NEW DELHI:Like the ending notes of a soulful song, soft and rhyming, the names Ganga, Yamuna and Saraswati has always been associated with purity and holiness. Rig Veda lavishly praises Saraswati as ámbitame nádītame dévitame sárasvati—best mother, best river, best goddess. Every year millions of devotees make their sacrosanct annual trips to Ganga and Yamuna to wash away their sins but no one knows if the mythical Saraswati river is still flowing somewhere unnoticed and unknown. If MGNREGA workers employed by the BJP-run Haryana government are to be believed, the mythical and elusive Saraswati might have found its way up the earth.
Last Tuesday, a group of MGNREGA workers were jubilant at finding a source of water, which they religiously believed to be the sweet water of the Saraswati, while digging up earth. As the news travelled far wide, fervent digging was carried out three-kilometers from Adi Badri, which according to legend is believed to be source of river Saraswati. They were hailed by the locals and the district administration of having traced the river whose mention is found in the Rig Veda. The search for Saraswati is not something new, but for many years historians, archaeologists and politicians have invested energy, time and money to find the missing sister of the two Rig Vedic rivers. However, the debate over its existence has divided the world into polar camps—one firmly believing that it is still there, the other questioning whether the Rig Veda, an epic and literature, can be a trusted source of history. While, the jury may still be out if the water discovered was part of palaeo-channels of dried up ‘mythical’ river Saraswati, but ML Khattar-led-Haryana government is elated. In April this year, it had sanctioned Rs 50 crore to discover the ‘lost river’.
Since, the formation of Narendra Modi government at the centre and party rule in Haryana, Punjab, Rajasthan, and Gujarat—the four states where Saraswati is believed by some archaeologists, and some of the historians, to have flowed over 4,000 years ago—the interest is being surely revived. In August last year, Water Resources Minister Uma Bharati too had announced that she would launch an initiative to trace the river.
The Archaeological Survey of India too has done its bit. The excavations started by the country’s premier agency at Binjore, in district Ganganagar of Rajasthan, in November 2014, after the new government took over, have thrown up interesting artefacts, which links the area to similar sites in Bahawalpur in Punjab, the part of Hakra river civilisation.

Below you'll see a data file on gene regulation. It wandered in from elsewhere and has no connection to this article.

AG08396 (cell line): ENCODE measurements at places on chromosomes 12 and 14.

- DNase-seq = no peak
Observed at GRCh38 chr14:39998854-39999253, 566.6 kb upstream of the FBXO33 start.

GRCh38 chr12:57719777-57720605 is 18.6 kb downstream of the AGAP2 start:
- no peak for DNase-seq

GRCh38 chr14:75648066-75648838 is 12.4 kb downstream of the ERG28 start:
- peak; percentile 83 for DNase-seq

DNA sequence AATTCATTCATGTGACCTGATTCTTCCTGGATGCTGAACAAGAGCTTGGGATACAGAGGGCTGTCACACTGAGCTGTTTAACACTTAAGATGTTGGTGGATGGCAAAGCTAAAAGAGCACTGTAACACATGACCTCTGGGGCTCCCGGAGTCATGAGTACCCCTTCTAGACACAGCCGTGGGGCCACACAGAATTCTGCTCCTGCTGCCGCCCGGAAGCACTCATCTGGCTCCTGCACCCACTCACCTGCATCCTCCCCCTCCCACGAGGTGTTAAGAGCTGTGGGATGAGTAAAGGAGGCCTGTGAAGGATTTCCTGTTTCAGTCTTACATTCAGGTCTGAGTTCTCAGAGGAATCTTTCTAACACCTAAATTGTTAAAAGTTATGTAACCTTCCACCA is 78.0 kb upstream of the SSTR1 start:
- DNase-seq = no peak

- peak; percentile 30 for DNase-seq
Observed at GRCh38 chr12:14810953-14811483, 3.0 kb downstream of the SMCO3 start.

“We found remains residential complexes of mud bricks with multi-structural phases, along with variety of pottery of Harappan affirnity. But it was like a village site, unlike the bigger Harrapan finds like in Kalibangan in Haryana which have citadel like structures,” a senior ASI official said.
Binjore is along the part of palaeo-channel of Saraswati, whose reference is found in the Rig Veda, and even has been established by geo-spatial investigations by ISRO.
The ASI took up the Binjore excavations as part finding habitation along the Saraswati river after a lull of several years during the UPA regime. The then culture minister Jagmohan during the NDA I regime had started the project to trace Saraswati, but was shelved later by subsequent government which termed it as saffronisation of history. The RSS’ history wing has been running a project for a number of years to trace this elusive river.
Archaeologists are doubtful that that their work was to trace the lost river. “We conduct excavations to find antiquities and habitations. According to some river Gaggar in present day Punjab and Haryana is believed to be Saraswati. It along with river Hakra in Pakistan has thrown up several important archaeological finds. The Indus valley civilisation is now referred as Gaggar-Hakra,” the official said.